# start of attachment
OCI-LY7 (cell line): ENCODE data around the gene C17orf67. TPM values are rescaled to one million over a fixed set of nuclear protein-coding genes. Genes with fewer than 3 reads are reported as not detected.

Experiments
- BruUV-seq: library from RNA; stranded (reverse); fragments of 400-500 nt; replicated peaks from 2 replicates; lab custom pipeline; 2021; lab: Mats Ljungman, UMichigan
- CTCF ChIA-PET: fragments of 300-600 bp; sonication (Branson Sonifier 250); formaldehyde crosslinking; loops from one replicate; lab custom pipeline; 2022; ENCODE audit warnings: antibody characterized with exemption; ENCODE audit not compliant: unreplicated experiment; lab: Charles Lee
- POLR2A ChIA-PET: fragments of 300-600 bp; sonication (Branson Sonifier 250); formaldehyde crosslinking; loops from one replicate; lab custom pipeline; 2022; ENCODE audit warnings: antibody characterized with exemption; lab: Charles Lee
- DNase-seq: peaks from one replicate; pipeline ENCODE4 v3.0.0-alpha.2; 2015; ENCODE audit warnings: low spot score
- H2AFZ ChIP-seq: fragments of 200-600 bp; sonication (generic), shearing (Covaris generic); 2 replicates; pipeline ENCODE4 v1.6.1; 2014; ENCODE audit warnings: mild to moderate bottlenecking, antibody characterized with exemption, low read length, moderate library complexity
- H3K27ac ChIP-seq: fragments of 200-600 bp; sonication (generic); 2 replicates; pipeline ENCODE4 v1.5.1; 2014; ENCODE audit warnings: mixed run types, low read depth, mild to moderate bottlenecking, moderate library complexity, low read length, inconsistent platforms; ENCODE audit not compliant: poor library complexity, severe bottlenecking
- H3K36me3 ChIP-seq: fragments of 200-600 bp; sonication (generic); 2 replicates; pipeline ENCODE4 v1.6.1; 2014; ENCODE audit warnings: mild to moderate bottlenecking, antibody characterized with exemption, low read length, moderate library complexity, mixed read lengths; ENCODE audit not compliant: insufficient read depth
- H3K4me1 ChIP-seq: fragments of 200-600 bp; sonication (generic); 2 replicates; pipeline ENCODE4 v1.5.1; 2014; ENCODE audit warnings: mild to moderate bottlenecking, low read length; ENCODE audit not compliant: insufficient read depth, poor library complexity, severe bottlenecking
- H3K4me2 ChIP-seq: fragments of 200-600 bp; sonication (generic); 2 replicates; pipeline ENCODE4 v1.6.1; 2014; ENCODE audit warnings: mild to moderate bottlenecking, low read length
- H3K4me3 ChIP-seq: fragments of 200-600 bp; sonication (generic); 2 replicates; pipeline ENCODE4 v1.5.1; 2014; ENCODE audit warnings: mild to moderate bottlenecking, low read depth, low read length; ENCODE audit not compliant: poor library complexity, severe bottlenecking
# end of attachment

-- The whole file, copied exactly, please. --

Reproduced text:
OCI-LY7 (cell line): ENCODE data around the gene C17orf67. TPM values are rescaled to one million over a fixed set of nuclear protein-coding genes. Genes with fewer than 3 reads are reported as not detected.

Experiments
- BruUV-seq: library from RNA; stranded (reverse); fragments of 400-500 nt; replicated peaks from 2 replicates; lab custom pipeline; 2021; lab: Mats Ljungman, UMichigan
- CTCF ChIA-PET: fragments of 300-600 bp; sonication (Branson Sonifier 250); formaldehyde crosslinking; loops from one replicate; lab custom pipeline; 2022; ENCODE audit warnings: antibody characterized with exemption; ENCODE audit not compliant: unreplicated experiment; lab: Charles Lee
- POLR2A ChIA-PET: fragments of 300-600 bp; sonication (Branson Sonifier 250); formaldehyde crosslinking; loops from one replicate; lab custom pipeline; 2022; ENCODE audit warnings: antibody characterized with exemption; lab: Charles Lee
- DNase-seq: peaks from one replicate; pipeline ENCODE4 v3.0.0-alpha.2; 2015; ENCODE audit warnings: low spot score
- H2AFZ ChIP-seq: fragments of 200-600 bp; sonication (generic), shearing (Covaris generic); 2 replicates; pipeline ENCODE4 v1.6.1; 2014; ENCODE audit warnings: mild to moderate bottlenecking, antibody characterized with exemption, low read length, moderate library complexity
- H3K27ac ChIP-seq: fragments of 200-600 bp; sonication (generic); 2 replicates; pipeline ENCODE4 v1.5.1; 2014; ENCODE audit warnings: mixed run types, low read depth, mild to moderate bottlenecking, moderate library complexity, low read length, inconsistent platforms; ENCODE audit not compliant: poor library complexity, severe bottlenecking
- H3K36me3 ChIP-seq: fragments of 200-600 bp; sonication (generic); 2 replicates; pipeline ENCODE4 v1.6.1; 2014; ENCODE audit warnings: mild to moderate bottlenecking, antibody characterized with exemption, low read length, moderate library complexity, mixed read lengths; ENCODE audit not compliant: insufficient read depth
- H3K4me1 ChIP-seq: fragments of 200-600 bp; sonication (generic); 2 replicates; pipeline ENCODE4 v1.5.1; 2014; ENCODE audit warnings: mild to moderate bottlenecking, low read length; ENCODE audit not compliant: insufficient read depth, poor library complexity, severe bottlenecking
- H3K4me2 ChIP-seq: fragments of 200-600 bp; sonication (generic); 2 replicates; pipeline ENCODE4 v1.6.1; 2014; ENCODE audit warnings: mild to moderate bottlenecking, low read length
- H3K4me3 ChIP-seq: fragments of 200-600 bp; sonication (generic); 2 replicates; pipeline ENCODE4 v1.5.1; 2014; ENCODE audit warnings: mild to moderate bottlenecking, low read depth, low read length; ENCODE audit not compliant: poor library complexity, severe bottlenecking